Regression of Density Data: Trend curves were obtained for the bulk density data of Figures 13-16. The trend curves are for only the compressive leg of the density data. Figure 17 shows the regression curves so obtained, and extrapolation to 30 MPa of primary stress is illustrated. The regression equations for density (y) versus primary stress (x) in Figure 16 are given as follows:

Energy Balance

Plastic Deformation: Mechanical energy used for the compression of the resin sample by the test cell is calculated by integration of the density versus primary stress data shown in Figures 13-16 according to a method previously given [1]. Integration for compression to maximum stress provides the total energy. Integration during the reverse of the load to zero provides elastic energy of the specimen. The plastic energy is the total energy less the elastic energy. The results shown in Table 2 give the ratio of plastic energy to total energy. This is then used to characterize the ability of the polymer “solid plug” to elastically expand during melting to maintain solid contact (high rubbing friction) with the barrel for efficient melting. The high plasticity (low elasticity) calculated here is detrimental to maintaining solids contact with the barrel when the solids plug is being eroded by the removal of melt. Low plasticity (high elasticity) would provide better conditions for efficient melting, and extrusion process data for this effect were previously cited [1]. Good screw design with proper compression section length can alleviate this issue.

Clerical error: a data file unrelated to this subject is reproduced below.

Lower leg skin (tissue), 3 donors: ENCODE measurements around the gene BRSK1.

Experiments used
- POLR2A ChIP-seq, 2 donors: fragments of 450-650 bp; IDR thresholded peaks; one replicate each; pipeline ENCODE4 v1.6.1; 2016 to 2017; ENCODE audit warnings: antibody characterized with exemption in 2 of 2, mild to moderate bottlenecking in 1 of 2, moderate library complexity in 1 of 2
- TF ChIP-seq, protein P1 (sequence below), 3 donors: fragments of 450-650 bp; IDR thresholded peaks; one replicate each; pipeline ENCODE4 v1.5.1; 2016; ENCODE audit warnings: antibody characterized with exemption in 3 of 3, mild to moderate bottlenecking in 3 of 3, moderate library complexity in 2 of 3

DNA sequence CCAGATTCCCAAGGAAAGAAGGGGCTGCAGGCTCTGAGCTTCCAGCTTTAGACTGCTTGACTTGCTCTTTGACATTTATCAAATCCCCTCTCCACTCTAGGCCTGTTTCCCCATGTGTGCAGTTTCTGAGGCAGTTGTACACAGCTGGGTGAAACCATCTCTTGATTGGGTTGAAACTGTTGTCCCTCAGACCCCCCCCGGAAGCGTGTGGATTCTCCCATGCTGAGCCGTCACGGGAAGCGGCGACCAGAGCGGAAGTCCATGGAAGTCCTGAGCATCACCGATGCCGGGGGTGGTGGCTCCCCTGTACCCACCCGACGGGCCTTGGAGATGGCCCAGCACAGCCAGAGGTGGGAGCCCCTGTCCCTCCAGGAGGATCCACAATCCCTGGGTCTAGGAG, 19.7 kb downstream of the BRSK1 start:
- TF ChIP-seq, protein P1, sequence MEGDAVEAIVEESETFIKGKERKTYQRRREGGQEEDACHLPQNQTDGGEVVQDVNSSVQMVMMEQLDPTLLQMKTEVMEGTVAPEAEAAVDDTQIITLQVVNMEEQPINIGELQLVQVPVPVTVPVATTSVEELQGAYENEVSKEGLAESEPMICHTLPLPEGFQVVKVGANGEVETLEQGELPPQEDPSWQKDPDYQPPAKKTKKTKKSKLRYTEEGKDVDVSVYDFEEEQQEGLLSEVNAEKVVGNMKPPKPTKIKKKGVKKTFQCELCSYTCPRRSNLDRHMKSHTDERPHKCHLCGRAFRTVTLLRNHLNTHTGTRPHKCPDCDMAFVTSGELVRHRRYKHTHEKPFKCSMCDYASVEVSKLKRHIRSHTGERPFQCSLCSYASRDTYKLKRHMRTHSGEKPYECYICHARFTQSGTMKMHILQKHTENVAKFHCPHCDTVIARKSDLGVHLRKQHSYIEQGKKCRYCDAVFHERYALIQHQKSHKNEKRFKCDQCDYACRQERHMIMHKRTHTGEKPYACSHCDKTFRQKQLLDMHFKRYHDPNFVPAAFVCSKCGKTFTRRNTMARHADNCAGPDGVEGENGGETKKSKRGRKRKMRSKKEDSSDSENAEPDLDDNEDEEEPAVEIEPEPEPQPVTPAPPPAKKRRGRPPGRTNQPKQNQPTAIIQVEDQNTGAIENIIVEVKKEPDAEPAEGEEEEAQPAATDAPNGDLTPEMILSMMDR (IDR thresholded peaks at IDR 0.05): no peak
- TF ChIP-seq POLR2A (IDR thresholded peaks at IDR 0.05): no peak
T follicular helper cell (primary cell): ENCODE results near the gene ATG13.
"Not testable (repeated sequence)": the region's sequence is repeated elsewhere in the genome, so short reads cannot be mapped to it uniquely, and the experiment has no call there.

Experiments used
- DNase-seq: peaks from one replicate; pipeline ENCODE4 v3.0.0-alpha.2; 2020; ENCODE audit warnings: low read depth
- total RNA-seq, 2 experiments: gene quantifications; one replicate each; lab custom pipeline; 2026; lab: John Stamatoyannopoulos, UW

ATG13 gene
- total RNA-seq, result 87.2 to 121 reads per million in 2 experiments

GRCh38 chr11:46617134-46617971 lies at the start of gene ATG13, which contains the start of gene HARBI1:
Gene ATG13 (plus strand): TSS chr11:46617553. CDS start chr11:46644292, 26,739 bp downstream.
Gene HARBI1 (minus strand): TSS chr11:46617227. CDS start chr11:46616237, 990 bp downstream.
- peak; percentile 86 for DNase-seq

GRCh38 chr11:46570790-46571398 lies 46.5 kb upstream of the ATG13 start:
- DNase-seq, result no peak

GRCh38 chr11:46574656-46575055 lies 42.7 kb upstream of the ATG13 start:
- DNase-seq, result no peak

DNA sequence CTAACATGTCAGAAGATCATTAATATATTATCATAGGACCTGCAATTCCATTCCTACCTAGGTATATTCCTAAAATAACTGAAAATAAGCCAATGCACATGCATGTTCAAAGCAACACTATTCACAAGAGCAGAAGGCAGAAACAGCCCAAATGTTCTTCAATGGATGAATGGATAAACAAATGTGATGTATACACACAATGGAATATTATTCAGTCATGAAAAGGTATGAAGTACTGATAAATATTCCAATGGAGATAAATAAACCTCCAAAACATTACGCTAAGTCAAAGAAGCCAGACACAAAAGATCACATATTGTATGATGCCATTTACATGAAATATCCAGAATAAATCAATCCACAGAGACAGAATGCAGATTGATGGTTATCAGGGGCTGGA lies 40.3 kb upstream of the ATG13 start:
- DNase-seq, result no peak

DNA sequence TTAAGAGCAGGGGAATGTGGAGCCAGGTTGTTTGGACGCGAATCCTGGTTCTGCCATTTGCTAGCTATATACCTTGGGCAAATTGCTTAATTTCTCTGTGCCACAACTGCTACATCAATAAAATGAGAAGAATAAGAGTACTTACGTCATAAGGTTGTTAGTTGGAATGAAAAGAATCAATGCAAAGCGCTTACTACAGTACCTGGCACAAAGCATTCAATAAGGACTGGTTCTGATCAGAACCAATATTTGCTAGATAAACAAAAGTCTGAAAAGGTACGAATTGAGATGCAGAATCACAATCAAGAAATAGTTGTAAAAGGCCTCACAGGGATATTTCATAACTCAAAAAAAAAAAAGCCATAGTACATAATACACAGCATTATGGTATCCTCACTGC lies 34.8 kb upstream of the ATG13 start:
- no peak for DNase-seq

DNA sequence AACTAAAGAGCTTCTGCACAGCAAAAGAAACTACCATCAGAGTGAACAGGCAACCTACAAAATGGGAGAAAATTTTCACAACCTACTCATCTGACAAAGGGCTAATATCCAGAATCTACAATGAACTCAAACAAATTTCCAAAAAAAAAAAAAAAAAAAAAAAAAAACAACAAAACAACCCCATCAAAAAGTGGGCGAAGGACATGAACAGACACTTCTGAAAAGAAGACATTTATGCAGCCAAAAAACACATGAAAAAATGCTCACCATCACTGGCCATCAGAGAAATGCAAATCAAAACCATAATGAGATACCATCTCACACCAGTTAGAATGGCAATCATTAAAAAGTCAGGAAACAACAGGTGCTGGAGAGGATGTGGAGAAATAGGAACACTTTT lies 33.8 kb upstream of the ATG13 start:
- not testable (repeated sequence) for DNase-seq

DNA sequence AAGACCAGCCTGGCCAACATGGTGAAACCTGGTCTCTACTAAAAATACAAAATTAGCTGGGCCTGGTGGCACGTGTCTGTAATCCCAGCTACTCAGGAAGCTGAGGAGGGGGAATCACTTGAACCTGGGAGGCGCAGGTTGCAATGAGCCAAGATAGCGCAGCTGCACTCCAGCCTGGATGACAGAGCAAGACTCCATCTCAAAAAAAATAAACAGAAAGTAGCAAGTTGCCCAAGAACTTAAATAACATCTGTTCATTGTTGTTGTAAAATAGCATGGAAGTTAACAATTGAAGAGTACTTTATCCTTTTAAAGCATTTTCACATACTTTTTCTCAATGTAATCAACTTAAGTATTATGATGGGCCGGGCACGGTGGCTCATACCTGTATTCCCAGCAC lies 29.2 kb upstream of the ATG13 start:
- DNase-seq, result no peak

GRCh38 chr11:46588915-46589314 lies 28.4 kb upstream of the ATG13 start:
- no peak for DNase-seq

Table 2 Temperatures, Maximum Stress, and Plasticity Ratio

Heat Generation: Temperature measurement of the polymer during the test was used to investigate the temperature change that may accompany heat generation during compression of the resin. A thermocouple was located (see Figure 2) in the center of the polymer sample to register the initial and maximum bulk temperature during the test, and the results are shown in Table 2. The temperature was found to increase, and the level of increase was from about 1 to 3oC for all four resins.


Lateral stress and bulk density were measured for four feed resins, PC, ABS, HIPS, and PP. Data for primary stress up to about 30 MPa show that the lateral stress of the bulk feed does depend on the polymer. The stress ratio is used as a function of primary stress to provide details of the lateral stress and provide an efficient mathematical method for incorporating lateral stress into computational models. Regression equations are provided for such use in computational applications. The bulk density of the resins was accurately measured, and regression equations for it are given. The plasticity of the resin feed is calculated from the compressive energy based on the density versus primary stress data and shown to be over 90% for all resins tested.

Finally, the phenomenon of bulk temperature increase during compression of the resin feed is measured to be up to 3 oC for the resins tested here.


1. The lateral stress for PP was measured to be the greatest. The lateral stress ratio was close to 0.4 over the entire primary stress range (0-20 MPa).
2. The lateral stress for the PC was the lowest, and the lateral stress ratio was about 0.3 over most of its range. However, it had a lateral stress ratio of up to about 0.5 at initial primary stress levels. This relatively high initial stress ratio was unique among the four resins tested.
3. The lateral stress for ABS and HIPS (both styrene resin) were measured to be very similar and between that of PC and PP.